As an artist who’s worked in many different mediums, Venet said in an interview that he defies labels. “My work is not about immediate seduction,” he explained. “It’s a language that needs to be learnt. One must understand the logic of an artwork in order to fully appreciate it. I am always looking for the right equation, solution, which convinces rather than persuades.

“Why limit oneself to one idea, when there is so much to be created?” the 82-year-old artist continued. “Sure, there is a constant in my exploring the line, but I try to take it to different places.”

Born in the south of France in 1941, Venet initially showed a taste for drawing and painting, not sculpture. At age 11, he chanced upon a book on Pierre-Auguste Renoir. As he was turning the pages, it hit him: art would be his reason to live.

He moved toward sculpture in 1961 while he was serving in the military. “In the 1960s, abstract art was over,” Venet recalled. “Pop art and New Realism and Narrative Figuration prevailed. No one wanted my tar paintings or my Pile of Coal,” a famed 1963 sculpture that is exactly what its title says.

A pile of coal in front of black monochromes.
Bernar Venet, Pile of Coal, 1963. Photo John MacDougall/AFP via Getty Images

That year was the one Venet began to forge an artistic connection that would help sustain his career. Through the artist Ben, Venet met the sculptor Arman in 1963. Venet sold a work that Arman the latter had gifted him, to pay for his first plane ticket to New York City, where he was introduced to Minimalist art. Arman continued to support him, giving him one dollar every day to buy some food and water, until he forgot all about Venet for an entire weekend. The artist remembers that weekend fondly.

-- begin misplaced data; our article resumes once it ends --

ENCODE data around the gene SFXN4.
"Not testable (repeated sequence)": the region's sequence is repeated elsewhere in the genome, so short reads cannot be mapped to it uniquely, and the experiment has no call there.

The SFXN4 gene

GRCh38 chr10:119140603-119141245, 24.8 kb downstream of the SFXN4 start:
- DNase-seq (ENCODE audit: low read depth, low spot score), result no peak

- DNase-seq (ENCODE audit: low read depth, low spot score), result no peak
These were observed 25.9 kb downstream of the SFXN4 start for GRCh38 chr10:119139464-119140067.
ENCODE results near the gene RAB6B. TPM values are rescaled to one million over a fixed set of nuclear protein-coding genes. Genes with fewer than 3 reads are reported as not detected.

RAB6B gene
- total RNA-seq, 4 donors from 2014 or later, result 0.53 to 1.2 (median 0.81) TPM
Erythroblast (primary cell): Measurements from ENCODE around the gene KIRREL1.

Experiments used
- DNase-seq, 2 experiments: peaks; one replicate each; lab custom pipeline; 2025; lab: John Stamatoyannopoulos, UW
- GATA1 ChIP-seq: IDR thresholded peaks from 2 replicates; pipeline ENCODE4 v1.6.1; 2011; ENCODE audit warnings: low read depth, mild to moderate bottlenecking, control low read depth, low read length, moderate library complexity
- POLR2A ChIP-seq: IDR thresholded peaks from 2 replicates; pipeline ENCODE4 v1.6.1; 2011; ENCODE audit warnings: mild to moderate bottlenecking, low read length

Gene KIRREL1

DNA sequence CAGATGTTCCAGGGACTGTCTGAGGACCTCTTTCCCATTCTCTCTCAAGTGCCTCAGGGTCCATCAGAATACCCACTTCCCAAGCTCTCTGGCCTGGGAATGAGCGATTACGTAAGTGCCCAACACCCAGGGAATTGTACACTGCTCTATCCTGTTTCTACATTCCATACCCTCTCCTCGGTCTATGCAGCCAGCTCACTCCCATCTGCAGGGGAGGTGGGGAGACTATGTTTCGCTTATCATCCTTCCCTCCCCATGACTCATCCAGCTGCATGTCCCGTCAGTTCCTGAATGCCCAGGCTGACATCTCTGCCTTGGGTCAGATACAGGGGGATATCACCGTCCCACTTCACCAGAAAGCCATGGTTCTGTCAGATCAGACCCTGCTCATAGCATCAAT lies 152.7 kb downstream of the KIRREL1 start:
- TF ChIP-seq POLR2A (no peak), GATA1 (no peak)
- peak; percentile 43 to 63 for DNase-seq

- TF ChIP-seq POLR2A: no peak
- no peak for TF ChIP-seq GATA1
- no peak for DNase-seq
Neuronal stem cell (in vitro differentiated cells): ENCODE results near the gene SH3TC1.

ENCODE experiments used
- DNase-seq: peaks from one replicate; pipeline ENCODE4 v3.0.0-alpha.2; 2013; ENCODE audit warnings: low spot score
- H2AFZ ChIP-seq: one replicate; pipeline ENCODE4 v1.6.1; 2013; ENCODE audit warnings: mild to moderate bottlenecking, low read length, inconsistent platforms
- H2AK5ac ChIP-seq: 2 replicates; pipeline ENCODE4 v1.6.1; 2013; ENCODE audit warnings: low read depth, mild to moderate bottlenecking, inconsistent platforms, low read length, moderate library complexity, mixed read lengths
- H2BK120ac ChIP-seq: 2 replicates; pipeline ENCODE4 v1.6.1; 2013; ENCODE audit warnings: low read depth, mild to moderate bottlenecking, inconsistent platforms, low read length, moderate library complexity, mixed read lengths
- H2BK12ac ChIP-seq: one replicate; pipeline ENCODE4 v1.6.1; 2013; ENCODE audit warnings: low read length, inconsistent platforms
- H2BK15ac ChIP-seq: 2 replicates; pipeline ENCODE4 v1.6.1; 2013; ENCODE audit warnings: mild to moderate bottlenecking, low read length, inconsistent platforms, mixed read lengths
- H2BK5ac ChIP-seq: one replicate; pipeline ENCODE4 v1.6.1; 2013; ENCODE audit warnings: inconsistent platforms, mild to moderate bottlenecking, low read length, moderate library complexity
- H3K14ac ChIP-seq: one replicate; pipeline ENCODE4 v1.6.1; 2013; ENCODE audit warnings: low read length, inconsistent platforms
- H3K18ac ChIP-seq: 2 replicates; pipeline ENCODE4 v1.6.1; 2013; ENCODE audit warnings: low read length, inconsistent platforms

It was around this time that Venet changed his first name from Bernard to Bernar. “It seems more ink has been spilled over the matter than over my art,” he said, laughing. “To be honest, I am not sure why I did it anymore. Bernard is hybrid. Bernar without the final letter sounded stronger, more impactful, somehow more ‘black.’… It is closer to my tar-coated pieces,” which were originally done on cardboard or paper.